top of page

Stream Two: International Organisations and Global Issues

Not only must a warrior be strong with his bow, but he must have a heart full of pity for all living creatures.
Eiji Yoshikawa (1892-1962)


African Union Headquarters


In 2015, 2016, and 2017, Jochen Prantl delivered a series of major addresses at the African Union and European Union Headquarters and explored with the diplomatic corps and senior policymakers why the global power shift to Asia creates a strong demand for a strategic realignment of Africa and Europe.

Strategic Diplomacy was workshopped as a political-economic policy tool to help re-position Africa and Europe within the emerging global system in which both African and European economies will increasingly have to rely on the middle class of the Asia-Pacific.

In 2018, Prantl joined the Earth System Governance global research alliance, which is the largest social science network in the area of governance and global environmental change.


In 2024, together with a team of Brazilian scholars, he completed a book project, Building Capabilities for Earth System Governance, contracted with Cambridge University Press. Utilising the Strategic Diplomacy model, the book develops a new Strategic Capabilities Framework for studying and steering complex socio-economic systems. It is driven by the central question of what are the most essential capabilities that ought to be fostered for addressing the fundamental 21st Century environmental challenges and Earth system transformations. The title has been published as Open Access on Cambridge Core and is available here.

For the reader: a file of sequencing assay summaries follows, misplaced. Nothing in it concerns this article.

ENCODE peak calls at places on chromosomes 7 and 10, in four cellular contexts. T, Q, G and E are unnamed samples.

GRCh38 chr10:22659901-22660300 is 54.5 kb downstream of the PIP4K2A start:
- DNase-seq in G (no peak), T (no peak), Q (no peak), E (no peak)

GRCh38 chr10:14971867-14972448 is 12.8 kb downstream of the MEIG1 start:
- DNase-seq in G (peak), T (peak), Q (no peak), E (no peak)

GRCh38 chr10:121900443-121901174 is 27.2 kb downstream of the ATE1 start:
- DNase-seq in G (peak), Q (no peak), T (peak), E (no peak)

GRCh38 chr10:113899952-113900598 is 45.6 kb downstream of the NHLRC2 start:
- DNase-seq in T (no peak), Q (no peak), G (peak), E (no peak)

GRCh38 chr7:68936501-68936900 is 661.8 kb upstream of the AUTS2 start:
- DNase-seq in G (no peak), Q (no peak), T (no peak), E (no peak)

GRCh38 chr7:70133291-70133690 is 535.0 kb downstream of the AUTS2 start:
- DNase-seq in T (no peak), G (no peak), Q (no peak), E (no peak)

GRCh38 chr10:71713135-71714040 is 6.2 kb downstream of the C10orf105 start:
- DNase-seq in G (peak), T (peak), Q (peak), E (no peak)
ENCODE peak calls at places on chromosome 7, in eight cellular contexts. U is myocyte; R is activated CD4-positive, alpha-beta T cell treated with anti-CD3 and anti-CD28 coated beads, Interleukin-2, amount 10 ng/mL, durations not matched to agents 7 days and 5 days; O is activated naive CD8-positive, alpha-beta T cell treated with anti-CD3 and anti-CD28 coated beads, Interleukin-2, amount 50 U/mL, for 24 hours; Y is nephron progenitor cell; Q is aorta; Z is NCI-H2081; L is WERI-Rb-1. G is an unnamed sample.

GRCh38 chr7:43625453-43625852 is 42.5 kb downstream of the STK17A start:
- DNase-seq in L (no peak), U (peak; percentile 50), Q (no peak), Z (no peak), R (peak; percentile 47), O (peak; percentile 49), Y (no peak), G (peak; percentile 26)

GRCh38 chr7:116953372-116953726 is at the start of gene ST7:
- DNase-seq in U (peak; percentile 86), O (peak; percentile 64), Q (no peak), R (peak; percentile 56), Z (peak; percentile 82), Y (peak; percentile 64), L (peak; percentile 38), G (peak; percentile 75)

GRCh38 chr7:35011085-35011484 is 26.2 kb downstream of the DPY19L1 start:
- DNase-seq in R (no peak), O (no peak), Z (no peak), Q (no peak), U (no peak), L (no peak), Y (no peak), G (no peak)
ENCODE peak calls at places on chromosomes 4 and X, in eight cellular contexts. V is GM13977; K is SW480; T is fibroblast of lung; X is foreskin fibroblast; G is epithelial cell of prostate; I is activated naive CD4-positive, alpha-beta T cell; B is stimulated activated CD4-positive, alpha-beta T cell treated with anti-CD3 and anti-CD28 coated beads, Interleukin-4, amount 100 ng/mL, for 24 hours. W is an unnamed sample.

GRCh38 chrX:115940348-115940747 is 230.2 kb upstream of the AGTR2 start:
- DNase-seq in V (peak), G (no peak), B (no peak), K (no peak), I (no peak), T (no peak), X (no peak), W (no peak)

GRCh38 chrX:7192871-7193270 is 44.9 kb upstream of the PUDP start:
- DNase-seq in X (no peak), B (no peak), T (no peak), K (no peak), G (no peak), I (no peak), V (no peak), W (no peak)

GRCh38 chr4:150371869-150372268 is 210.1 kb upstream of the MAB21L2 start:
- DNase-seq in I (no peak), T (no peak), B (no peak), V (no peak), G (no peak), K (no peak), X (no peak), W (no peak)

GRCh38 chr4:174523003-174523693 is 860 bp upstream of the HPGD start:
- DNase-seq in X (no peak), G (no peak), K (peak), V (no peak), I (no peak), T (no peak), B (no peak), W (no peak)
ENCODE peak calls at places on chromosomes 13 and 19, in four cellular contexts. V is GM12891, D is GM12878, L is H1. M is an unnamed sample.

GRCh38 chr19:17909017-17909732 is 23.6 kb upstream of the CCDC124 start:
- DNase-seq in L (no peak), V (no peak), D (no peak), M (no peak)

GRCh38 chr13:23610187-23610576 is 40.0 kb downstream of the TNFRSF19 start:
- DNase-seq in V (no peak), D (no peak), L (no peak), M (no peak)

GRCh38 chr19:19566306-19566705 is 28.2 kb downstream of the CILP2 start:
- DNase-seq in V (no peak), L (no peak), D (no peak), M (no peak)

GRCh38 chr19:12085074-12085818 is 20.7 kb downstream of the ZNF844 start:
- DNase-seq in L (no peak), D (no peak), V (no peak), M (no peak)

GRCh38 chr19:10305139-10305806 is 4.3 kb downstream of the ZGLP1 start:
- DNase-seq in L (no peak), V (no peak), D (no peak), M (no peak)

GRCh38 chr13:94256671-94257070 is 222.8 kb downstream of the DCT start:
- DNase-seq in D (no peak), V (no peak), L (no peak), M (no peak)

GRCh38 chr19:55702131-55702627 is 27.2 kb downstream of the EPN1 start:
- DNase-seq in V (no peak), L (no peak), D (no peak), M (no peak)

In today's complex and competitive geopolitical context, the paradigms and pathways for institutional cooperation are no longer fit for purpose. There is a critical demand for effective multilateral frameworks, where 'Global South' and 'Global North' see eye-to-eye. In a new project, undertaken together with Giridharan Ramasubramanian, we highlight the limited utility of 'Global North' and 'Global South' imagineries in a world that is marked by hyperconnectivity and complexity.


The project asks: 

  1. How do multilateral processes reflect 'Global North' and 'Global South' relations that are complex, non-binary, and contingent?

  2. What norms dominate Earth System Governance that involve 'Global South' and 'Global North' international collaboration?

  3. How can we make international cooperation work to shape the future we want?

Prantl is also completing a single-authored book manuscript, Paradigms for Progress: Reimagining Strategies of Statecraft in the Age of Complexity, to be published by a major University Press.

Click here to return to 'Project Activities'.

bottom of page